Solution: The key to reducing the swelling of eyes is having something cool applied to them. “A cool compress or cooled cucumber slices applied for 5 to 10 minutes can constrict blood and lymph vessels,” she said. You can also use cool tea bags, which contain tannins that will help reduce swelling. Also, since puffy eyes can be caused by a high salt diet or alcohol, try to cut out both before an important occasion.

Problem: Sunburn
Solution: Take a cool bath or shower. Set the water to a cool temperature that’s just below lukewarm, and relax for 10 to 20 minutes. The temperature will ease the pain, and the water will stop your skin from becoming as irritated. Repeat as often as you need to.

To minimize irritation, avoid using soap, bath oils, or other detergents as you bathe. If you have blisters forming on your skin, take a bath instead of showering. The pressure from the shower may pop your blisters. Following your bath, do not rub your skin dry with a towel. Instead, let yourself air dry, or pat the towel over your skin in small, gentle movements. Apply cold compresses to your skin. If you’re not in a situation where you can bathe, or you’d just prefer not to, you can instead apply cold, wet compresses to your skin. Dampen a washcloth or other piece of fabric with cold water, and lay it over the affected area for 20 to 30 minutes. Re-wet it as often as you need to. Apply Aloe Vera to burned skin.

Using the pads of your fingers, gently apply the aloe to your sunburn. Do not “rub it in,” like you might with a regular lotion. Leave it a bit goopy and moist on top of the burn. This will prevent the skin from drying out and becoming more irritated. Reapply as often as necessary. Treat inflammation with cortisone cream (optional). Cortisone creams contain a small dose of steroids that can work to reduce inflammation to your sunburn. You can find low-dose, over-the-counter tubes at your local drug store or supermarket.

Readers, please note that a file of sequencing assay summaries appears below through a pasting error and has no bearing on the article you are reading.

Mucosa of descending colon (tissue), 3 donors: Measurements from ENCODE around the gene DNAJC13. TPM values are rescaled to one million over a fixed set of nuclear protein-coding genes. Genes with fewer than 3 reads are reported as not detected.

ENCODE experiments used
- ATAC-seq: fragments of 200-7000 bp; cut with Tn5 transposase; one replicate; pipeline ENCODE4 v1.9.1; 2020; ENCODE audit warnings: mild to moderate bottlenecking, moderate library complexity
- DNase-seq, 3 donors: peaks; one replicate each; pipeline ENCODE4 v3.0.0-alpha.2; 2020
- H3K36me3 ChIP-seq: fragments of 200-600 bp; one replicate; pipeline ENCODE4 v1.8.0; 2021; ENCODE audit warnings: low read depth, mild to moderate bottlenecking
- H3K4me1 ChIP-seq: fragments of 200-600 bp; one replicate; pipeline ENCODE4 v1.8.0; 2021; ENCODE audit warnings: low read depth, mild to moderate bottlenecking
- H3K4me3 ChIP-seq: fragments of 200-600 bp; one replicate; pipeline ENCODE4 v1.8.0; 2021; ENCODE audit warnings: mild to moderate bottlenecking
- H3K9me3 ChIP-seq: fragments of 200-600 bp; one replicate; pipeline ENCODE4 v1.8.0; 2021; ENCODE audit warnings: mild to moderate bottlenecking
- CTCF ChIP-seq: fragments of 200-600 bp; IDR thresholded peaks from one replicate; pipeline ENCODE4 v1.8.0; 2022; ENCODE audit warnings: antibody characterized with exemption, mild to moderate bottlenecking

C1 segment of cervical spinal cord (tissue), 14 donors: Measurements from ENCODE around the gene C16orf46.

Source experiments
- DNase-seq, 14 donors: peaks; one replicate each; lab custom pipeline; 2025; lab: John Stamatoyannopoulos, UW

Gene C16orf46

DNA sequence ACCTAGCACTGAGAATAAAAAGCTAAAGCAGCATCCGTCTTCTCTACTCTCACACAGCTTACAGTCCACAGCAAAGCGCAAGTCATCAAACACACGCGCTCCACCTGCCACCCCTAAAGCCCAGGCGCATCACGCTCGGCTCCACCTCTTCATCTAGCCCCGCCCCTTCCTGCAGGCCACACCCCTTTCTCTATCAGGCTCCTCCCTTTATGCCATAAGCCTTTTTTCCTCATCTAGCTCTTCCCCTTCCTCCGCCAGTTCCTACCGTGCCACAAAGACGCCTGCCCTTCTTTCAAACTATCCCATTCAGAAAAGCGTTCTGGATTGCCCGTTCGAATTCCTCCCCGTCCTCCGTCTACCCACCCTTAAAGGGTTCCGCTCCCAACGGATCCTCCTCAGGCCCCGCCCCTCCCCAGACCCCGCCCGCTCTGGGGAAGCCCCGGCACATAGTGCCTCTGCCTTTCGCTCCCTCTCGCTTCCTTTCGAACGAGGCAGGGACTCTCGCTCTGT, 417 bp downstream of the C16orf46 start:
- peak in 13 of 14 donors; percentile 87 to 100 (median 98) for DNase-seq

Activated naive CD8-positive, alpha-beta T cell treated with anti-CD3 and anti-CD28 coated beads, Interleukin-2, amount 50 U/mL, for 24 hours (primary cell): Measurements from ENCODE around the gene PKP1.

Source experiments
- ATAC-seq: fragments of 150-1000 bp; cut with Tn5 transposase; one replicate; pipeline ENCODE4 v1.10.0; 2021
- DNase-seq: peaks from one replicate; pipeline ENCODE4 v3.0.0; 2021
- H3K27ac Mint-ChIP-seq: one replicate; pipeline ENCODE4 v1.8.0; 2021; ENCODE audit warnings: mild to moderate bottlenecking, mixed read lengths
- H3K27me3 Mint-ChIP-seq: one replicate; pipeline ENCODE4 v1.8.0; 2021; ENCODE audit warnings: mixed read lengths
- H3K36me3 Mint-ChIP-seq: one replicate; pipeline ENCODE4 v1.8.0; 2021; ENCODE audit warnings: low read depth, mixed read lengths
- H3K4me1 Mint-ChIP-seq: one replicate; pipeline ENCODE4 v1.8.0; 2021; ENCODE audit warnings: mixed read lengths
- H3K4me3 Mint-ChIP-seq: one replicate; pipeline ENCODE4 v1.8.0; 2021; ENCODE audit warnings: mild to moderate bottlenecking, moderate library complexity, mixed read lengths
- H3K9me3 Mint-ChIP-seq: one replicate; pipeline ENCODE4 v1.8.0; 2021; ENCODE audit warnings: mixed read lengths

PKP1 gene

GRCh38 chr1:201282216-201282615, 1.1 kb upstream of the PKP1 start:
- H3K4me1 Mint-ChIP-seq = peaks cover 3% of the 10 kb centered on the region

Wear loose fitting cotton clothing over sunburned areas. Baggy T-shirts and loose cotton pajama pants are ideal clothing to wear while you’re recovering from sunburn. If you can’t wear that, at least try to make sure your garments are cotton, which allows your skin to “breathe.”

Because sunburns can be dehydrating, it is essential you rehydrate with plenty of water. Aim for eight glasses containing eight oz. of water each day, or even longer. When you no longer have open blisters, or the redness of the sunburn has subsided, treat your damaged skin to some TLC. Liberally apply a creamy, unscented moisturizer to sunburned areas over the next few days or weeks to prevent peeling and irritation.

Problem: Too much filler
Solution: Dr. Baxt suggests doing fillers no sooner than one month prior to your event to allow time for healing and touch ups. One of the reasons Dr. Baxt leans toward hyaluronic acid fillers such as Restylane, Juvederm and Perlane is because they are easily reversed with Hyaluronidase. This product dissolves and degrades the Restylane, Juvederm or Perlane so as to reverse the results of the initial injection. It’s a great insurance policy when choosing a practitioner. Make sure your dermatologist has it his or her disposal.

Removing the effects of a “filler” treatment can be difficult. Make certain an experienced board certified specialist conducts your filler treatment. Hyaluronic Acid based dermal fillers have the additional safety of being partially or completely reversed with time or with the injection of a commercially available enzyme known as Hyaluronidase.

(Photo via She Knows)